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What little I’d seen of Disco Elysium from screenshots and fanart had led me to dismiss it, after its 2019 release, as something “wacky” or heavy-handed. But when I finally played it myself a couple of months ago, on the gentle insistence of several friends, I found something delightfully subtle: the finest commercially published adventure game I’d played since Night in the Woods.
This detective story opens with both the “you have amnesia” and the “slob in a shitty apartment” tropes, and almost immediately subverts both. The amnesia presents no mystery: you find out exactly who you are (a veteran detective prone to chemical benders) and what you’re supposed to be doing (investigating a corpse found hanging in a hostel’s backyard) within the first minutes of play.
Instead, the amnesia allows gives you, the player, wonderful leeway to role-play a well-defined character who already has a middle-aged man’s life experience, professional skills, and social connections, living in a deliciously two-degrees-off alt-universe Eastern Europe-ish city. You can set him back on his disturbingly self-destructive course, or rescue and reform him into something better.
Or that’s the illusion, anyway! I played the game only once and I marveled at how much latitude I felt with my choices. I initially went hard into acting like a scary nightmare-cop while pursuing the case, because I enjoyed the mix of hilarious and horrifying consequences. (The game’s loading screens overtly encourage you to try strange actions, because cops can get away with a lot of weird shit.) But then I made a shocking discovery about my character that—I decided—sobered him on the spot. From then on, he and I shaped him into more of a Dale Cooper type: an honorable cop who happens to employ unusual methods, with half an eye trained deep beyond reality’s shabby veil.
The game nudged me into this decision by providing me, right then, with a one-time, irreversible opportunity to change the cop’s appearance: symbolic severance from his destructive path, though the writing is too good to be that overt about it. I took it and immediately regretted it, and all the characters regretted it, and it felt perfect.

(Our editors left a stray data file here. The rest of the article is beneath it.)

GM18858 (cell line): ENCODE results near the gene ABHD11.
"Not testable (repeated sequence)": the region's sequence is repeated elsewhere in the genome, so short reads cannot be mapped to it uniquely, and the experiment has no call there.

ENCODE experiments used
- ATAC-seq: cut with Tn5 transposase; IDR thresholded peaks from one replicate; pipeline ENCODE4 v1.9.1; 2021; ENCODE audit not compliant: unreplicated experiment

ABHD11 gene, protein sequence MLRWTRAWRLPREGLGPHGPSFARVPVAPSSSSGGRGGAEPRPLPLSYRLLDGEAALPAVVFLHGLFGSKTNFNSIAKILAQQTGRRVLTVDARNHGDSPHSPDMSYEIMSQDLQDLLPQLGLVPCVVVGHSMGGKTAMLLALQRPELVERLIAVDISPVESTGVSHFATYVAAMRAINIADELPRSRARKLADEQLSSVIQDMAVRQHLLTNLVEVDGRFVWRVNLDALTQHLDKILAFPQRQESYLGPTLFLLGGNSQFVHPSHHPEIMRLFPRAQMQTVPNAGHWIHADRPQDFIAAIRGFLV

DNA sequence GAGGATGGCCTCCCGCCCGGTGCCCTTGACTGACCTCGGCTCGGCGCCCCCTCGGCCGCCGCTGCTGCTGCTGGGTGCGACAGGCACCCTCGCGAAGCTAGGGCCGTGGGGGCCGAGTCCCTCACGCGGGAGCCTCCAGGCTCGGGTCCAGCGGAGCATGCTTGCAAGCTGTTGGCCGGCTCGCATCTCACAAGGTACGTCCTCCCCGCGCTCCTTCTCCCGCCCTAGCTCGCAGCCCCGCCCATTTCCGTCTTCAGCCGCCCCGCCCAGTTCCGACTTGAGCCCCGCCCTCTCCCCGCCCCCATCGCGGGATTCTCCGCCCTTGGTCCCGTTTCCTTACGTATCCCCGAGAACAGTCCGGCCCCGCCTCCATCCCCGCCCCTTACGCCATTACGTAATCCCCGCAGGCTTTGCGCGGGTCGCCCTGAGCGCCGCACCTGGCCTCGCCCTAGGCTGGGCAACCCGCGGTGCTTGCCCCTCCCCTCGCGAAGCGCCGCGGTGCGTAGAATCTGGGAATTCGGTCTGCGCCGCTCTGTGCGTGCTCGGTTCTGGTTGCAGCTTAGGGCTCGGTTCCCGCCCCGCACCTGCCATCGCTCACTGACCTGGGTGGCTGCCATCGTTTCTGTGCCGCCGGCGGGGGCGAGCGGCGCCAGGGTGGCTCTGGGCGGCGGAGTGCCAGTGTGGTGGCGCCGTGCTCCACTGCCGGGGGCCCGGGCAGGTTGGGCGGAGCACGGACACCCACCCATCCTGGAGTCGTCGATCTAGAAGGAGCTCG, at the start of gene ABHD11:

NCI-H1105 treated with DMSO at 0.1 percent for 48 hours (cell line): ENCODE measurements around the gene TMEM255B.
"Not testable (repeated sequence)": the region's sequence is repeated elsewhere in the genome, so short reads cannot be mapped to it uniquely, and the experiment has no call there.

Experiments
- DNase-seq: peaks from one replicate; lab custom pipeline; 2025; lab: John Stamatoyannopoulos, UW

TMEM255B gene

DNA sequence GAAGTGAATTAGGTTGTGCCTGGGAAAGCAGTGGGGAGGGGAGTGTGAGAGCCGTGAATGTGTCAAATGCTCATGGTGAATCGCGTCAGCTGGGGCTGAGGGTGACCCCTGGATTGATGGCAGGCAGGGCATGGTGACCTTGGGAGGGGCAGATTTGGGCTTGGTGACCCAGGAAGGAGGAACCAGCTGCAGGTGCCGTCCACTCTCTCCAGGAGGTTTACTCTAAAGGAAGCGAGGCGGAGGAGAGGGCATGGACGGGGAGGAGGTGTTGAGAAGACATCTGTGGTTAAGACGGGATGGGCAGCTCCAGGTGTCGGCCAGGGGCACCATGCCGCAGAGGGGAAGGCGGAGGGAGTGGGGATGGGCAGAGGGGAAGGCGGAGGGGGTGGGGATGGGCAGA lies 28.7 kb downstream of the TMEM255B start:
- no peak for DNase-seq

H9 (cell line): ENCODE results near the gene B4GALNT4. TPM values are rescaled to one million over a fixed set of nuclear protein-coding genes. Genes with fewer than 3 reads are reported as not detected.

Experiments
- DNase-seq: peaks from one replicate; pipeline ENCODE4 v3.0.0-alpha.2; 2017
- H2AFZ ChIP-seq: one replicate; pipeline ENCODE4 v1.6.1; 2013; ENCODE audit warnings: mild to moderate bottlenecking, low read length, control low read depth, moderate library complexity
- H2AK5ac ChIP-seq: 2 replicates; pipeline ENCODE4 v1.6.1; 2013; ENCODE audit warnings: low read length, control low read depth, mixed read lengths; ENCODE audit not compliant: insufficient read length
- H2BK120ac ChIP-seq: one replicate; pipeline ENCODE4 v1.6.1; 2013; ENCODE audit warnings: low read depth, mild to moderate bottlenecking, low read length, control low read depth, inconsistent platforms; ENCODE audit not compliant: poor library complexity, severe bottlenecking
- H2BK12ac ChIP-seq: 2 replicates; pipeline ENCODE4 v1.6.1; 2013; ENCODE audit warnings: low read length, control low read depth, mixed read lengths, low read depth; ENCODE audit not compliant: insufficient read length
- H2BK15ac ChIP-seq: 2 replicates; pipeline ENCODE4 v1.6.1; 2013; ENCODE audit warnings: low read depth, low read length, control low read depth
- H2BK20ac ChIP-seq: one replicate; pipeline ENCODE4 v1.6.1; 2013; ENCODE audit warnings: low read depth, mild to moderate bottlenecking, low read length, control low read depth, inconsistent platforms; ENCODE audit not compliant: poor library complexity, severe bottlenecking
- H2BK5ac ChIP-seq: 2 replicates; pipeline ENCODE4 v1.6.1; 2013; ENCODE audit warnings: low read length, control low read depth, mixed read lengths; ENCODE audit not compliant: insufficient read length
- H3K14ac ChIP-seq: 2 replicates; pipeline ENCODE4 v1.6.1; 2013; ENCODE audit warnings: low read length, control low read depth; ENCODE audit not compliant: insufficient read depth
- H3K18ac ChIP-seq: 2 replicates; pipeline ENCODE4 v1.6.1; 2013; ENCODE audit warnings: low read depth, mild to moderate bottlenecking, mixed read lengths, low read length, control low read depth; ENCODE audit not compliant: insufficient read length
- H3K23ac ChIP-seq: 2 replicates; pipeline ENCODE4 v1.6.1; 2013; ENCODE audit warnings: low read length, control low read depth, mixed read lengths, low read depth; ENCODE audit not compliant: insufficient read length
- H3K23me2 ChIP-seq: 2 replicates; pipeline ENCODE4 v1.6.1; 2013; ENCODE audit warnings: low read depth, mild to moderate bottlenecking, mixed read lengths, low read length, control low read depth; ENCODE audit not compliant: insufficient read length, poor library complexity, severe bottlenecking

More to the point, it felt like the hand of Providence, rather than the achingly ingenious stroke of interactive narrative that surely lay behind it.
I know enough about game design to know that the really good adventure games appear far broader in possibility than they really are, and make you feel like you’ve taken a grand trek through unmapped wilderness when you actually followed a very carefully laid trail. I suspect that happened here, and I don’t care. I loved each of the 40 or so hours I spent playing this.
Disco Elysium seems built on a highly customized CRPG engine, even though it contains no CRPG-style combat. You do have stats, and the stats are NPCs, each one a voice in your drug-shattered bicameral mind. As you start to level up and spend skill points, the game becomes more of an internal conversation. As you level up more, all your stats start arguing with each other, and with you. Some of them start giving you quests. I don’t even want to begin to describe this, not here.
It’s all so well written, and surprised me again and again. I had so, so much fun with it. I didn’t complete every side-plot, but I did get to dance so hard after an extremely lucky die roll that I briefly broke reality—in a game full of beautifully, disastrously blown die rolls, all of which I embraced in their ever-piling catastrophe. This gave me one of the most joyous single moments I felt in all of 2020.
My only piece of advice for new players: don’t worry about the in-game clock. I didn’t realize until I was nearly to the end that time doesn’t pass while you, the player, read text. (It can pass between actions, during long conversations or chains of choice-driven actions, but does not advance while you read and think.) Had I known this earlier, I would have read more slowly and enjoyed the game even more.
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